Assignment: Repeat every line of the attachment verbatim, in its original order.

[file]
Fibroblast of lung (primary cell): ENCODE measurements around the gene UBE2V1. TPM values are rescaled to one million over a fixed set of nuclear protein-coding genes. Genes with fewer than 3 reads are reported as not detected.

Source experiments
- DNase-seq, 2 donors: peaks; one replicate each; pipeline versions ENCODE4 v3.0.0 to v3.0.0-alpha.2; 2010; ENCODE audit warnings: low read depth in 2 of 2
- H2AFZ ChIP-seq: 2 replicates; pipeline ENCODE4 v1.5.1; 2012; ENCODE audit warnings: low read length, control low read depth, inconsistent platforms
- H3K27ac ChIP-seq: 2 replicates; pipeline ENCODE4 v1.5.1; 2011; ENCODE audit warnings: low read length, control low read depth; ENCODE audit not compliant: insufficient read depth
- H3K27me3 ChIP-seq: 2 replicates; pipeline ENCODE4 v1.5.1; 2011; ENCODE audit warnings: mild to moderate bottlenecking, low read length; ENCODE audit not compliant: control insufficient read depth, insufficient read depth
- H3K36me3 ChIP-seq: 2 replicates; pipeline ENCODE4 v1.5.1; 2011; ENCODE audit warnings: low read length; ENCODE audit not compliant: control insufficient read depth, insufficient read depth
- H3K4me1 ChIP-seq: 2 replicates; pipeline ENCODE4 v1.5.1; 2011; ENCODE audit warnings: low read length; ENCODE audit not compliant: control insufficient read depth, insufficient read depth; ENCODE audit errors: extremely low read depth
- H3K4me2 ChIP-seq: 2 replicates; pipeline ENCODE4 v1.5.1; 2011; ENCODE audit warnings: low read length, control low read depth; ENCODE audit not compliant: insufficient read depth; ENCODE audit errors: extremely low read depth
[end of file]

Fibroblast of lung (primary cell): ENCODE measurements around the gene UBE2V1. TPM values are rescaled to one million over a fixed set of nuclear protein-coding genes. Genes with fewer than 3 reads are reported as not detected.

Source experiments
- DNase-seq, 2 donors: peaks; one replicate each; pipeline versions ENCODE4 v3.0.0 to v3.0.0-alpha.2; 2010; ENCODE audit warnings: low read depth in 2 of 2
- H2AFZ ChIP-seq: 2 replicates; pipeline ENCODE4 v1.5.1; 2012; ENCODE audit warnings: low read length, control low read depth, inconsistent platforms
- H3K27ac ChIP-seq: 2 replicates; pipeline ENCODE4 v1.5.1; 2011; ENCODE audit warnings: low read length, control low read depth; ENCODE audit not compliant: insufficient read depth
- H3K27me3 ChIP-seq: 2 replicates; pipeline ENCODE4 v1.5.1; 2011; ENCODE audit warnings: mild to moderate bottlenecking, low read length; ENCODE audit not compliant: control insufficient read depth, insufficient read depth
- H3K36me3 ChIP-seq: 2 replicates; pipeline ENCODE4 v1.5.1; 2011; ENCODE audit warnings: low read length; ENCODE audit not compliant: control insufficient read depth, insufficient read depth
- H3K4me1 ChIP-seq: 2 replicates; pipeline ENCODE4 v1.5.1; 2011; ENCODE audit warnings: low read length; ENCODE audit not compliant: control insufficient read depth, insufficient read depth; ENCODE audit errors: extremely low read depth
- H3K4me2 ChIP-seq: 2 replicates; pipeline ENCODE4 v1.5.1; 2011; ENCODE audit warnings: low read length, control low read depth; ENCODE audit not compliant: insufficient read depth; ENCODE audit errors: extremely low read depth